Burglarizing Apartments: A Cautionary Tale

If you are anything like me, the question of how best to burglarize an apartment has rarely if ever crossed your mind. It’s time to change that, for today I am going to tell you a story, a story which will make you think twice about your home’s security. It may even harrow up your soul, freeze your young blood, make your two eyes, like stars, start from their spheres, and cause your knotted and combined locks to part and each particular hair to stand on end like quills upon the fretful porpentine. But probably only if you live in an apartment.

Let us set the stage with a hypothetical scenario: you are close friends or relatives with some persons who have left town for a week or so. In their absence, you’ve been helpfully doing a job for them which involved moving stuff into their apartment (they left you a key). You’ve finished the job, and you want to leave their apartment key behind for them when they return. (They live some distance away from you, too far to conveniently just hand them the key in person when they return.) They have another key to the apartment with them, so they’ll be able to get back in upon their return regardless of where you put the key they gave you.

What does the reasonable person do in this situation? It’s simple, right? Lock the door, leave the key in the apartment, and shut the door. Unfortunately, in this more-or-less hypothetical scenario, there are one or two additional circumstances I didn’t yet mention:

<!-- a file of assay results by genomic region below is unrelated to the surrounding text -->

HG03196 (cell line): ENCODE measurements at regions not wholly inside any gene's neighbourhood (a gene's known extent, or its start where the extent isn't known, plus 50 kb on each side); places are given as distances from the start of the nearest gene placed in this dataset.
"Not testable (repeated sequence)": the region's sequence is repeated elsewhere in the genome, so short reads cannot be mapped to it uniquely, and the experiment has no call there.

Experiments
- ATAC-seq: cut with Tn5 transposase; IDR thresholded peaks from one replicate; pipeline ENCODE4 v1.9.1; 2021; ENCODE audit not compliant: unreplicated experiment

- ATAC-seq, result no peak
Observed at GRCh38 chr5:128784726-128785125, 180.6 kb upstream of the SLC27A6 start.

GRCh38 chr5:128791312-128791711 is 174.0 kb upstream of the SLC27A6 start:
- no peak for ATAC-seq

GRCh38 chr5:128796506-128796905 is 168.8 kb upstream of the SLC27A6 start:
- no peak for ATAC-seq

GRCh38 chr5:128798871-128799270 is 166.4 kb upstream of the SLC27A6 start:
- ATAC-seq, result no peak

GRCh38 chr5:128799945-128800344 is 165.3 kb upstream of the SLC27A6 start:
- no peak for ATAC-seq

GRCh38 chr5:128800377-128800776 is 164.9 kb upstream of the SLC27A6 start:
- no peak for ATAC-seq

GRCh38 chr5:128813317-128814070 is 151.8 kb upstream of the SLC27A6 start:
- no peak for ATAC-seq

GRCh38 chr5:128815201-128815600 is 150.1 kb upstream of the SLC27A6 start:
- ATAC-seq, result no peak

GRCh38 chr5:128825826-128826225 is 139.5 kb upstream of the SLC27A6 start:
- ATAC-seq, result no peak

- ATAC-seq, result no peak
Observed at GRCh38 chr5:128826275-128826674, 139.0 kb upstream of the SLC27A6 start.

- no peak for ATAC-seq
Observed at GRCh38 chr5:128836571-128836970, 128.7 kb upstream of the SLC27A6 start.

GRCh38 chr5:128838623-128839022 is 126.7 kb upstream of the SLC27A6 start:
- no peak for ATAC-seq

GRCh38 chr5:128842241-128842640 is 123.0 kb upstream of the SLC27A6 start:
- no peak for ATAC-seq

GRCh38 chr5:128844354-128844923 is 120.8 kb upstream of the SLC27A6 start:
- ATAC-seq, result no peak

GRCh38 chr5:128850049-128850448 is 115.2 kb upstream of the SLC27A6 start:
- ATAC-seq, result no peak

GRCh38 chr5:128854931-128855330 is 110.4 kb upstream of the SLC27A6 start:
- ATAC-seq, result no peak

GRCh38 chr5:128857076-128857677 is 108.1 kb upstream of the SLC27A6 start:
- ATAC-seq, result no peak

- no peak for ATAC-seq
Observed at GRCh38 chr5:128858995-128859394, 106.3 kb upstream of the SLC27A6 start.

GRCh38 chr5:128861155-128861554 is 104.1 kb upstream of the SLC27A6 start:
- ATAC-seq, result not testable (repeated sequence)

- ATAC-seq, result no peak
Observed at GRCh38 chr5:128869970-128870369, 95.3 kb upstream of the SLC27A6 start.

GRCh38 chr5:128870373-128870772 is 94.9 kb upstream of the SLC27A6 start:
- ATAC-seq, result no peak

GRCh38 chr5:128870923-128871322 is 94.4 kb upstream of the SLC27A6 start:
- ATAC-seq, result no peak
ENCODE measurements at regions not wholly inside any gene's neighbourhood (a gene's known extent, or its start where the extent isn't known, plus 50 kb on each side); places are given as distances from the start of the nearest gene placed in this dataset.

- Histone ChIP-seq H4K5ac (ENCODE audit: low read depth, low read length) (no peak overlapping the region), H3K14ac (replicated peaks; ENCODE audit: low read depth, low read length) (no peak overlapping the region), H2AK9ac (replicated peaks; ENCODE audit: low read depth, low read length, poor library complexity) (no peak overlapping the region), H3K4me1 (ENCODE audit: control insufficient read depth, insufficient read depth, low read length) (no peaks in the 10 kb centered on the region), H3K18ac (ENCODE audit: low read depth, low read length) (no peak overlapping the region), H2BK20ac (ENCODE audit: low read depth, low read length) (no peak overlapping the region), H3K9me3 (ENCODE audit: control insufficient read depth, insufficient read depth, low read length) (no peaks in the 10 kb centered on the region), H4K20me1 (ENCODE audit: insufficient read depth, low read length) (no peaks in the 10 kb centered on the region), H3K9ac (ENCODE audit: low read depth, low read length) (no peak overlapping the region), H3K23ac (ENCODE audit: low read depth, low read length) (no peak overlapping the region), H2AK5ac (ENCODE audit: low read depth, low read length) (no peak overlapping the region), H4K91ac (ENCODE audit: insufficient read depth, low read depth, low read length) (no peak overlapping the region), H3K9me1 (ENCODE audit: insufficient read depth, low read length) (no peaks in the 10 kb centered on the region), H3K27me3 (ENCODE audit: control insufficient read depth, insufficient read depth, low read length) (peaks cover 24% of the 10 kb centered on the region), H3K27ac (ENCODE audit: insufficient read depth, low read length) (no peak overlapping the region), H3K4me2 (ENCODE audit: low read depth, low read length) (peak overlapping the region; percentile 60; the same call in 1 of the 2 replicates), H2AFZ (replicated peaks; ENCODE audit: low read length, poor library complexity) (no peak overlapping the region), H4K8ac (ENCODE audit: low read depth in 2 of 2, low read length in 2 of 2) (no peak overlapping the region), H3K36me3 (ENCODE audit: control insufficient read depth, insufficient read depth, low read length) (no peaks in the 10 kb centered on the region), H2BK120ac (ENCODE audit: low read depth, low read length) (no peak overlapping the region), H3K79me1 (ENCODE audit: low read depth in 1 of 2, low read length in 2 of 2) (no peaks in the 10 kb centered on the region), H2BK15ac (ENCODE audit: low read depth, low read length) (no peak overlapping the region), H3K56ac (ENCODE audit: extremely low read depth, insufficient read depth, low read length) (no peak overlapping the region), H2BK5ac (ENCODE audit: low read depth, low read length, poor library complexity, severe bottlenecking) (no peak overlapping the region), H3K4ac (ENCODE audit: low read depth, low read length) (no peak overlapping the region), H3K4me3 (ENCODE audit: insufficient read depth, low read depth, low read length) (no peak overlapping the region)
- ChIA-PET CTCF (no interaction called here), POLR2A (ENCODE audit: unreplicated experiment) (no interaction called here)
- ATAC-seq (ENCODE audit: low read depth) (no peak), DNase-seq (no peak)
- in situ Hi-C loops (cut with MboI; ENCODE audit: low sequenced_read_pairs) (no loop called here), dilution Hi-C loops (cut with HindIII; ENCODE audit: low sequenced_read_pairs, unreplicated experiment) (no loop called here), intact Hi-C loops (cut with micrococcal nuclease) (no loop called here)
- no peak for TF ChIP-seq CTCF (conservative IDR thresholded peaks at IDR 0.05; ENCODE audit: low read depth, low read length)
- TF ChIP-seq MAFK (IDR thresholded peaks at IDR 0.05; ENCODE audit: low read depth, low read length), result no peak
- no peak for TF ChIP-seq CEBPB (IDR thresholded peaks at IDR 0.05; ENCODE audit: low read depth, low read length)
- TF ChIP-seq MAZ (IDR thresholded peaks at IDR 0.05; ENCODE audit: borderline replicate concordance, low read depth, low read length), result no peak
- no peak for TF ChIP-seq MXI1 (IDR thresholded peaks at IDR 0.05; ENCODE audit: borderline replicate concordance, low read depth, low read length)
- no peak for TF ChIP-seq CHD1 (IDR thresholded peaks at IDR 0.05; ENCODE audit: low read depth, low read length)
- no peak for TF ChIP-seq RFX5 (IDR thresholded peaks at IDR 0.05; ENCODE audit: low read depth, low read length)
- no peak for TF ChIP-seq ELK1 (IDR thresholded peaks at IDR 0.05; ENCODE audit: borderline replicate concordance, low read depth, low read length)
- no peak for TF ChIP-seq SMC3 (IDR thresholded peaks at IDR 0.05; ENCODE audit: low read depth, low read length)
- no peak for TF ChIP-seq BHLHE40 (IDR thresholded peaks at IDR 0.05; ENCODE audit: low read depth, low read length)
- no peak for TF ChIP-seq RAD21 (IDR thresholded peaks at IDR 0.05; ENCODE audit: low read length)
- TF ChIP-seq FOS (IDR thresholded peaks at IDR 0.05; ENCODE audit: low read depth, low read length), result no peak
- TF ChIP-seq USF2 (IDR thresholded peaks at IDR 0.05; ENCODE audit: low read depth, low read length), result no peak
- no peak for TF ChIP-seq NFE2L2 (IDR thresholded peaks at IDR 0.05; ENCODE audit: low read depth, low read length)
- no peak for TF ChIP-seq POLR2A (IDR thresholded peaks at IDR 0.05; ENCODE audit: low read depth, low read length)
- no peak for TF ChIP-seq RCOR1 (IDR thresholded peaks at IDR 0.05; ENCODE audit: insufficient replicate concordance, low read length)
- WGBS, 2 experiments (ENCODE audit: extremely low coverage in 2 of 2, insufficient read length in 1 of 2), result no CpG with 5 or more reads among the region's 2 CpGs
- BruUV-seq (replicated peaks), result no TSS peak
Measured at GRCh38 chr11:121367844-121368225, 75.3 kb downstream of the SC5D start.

1. The apartment door only has a deadbolt, no doorknob lock, and thus from the outside it can only be locked with a key.
  2. The third party you’re helping out lent you one of their vehicles to use, and you also intend to leave it parked in the apartment parking lot. (You have your own vehicle with you as well.)

What’s the appropriate solution to the puzzle now? Go ahead, think about it. I’ll wait.

Time’s up. If you came up with a better answer than “unlock their car, put the car keys in the apartment, lock the apartment from the outside, put the apartment key into the car, and then lock the car”, then tell me, because this scheme was the best that I, my parents, and my sister’s new in-laws could come up with on the spot at 5:30pm on a dark, cold, windy night earlier this week outside the absent newlywed’s apartment.

It was immediately after I slammed the locked door of my sister’s car–the one containing the key to her locked apartment–that I turned and saw one of the aforementioned four individuals, a frown upon his face, rummaging through pockets, and at once I knew that the great Master of all plots was busily adding flour to this one.

Unfortunately, twenty minutes of searching our cars and the ground left only one place the missing car keys could be: locked inside the apartment whose key was locked inside my absent sister’s car whose key was also locked inside the apartment.

No worries; surely an apartment complex of this size would have a management office to deal with unusual circumstances such as this. Arriving with casual haste at the manager’s office, I was dismayed to find the doors locked and all the lights off. A sign on the door indicated that office hours are Monday through Saturday, 9am to 6pm. I could tell this was a diligently-managed apartment complex with a wholesome respect for punctuality because my phone clock read 6:01pm and sure enough there was not a soul to be found on the premises. A cursory inspection of the office exterior revealed no phone number to call and no apparent recourse for hapless residentsvisitors experiencing an after-hours emergency, but a broadened search revealed an advertising sandwich board (proclaiming the availability of glorious apartments) stuffed into a corner, and it listed a phone number to call. I called it.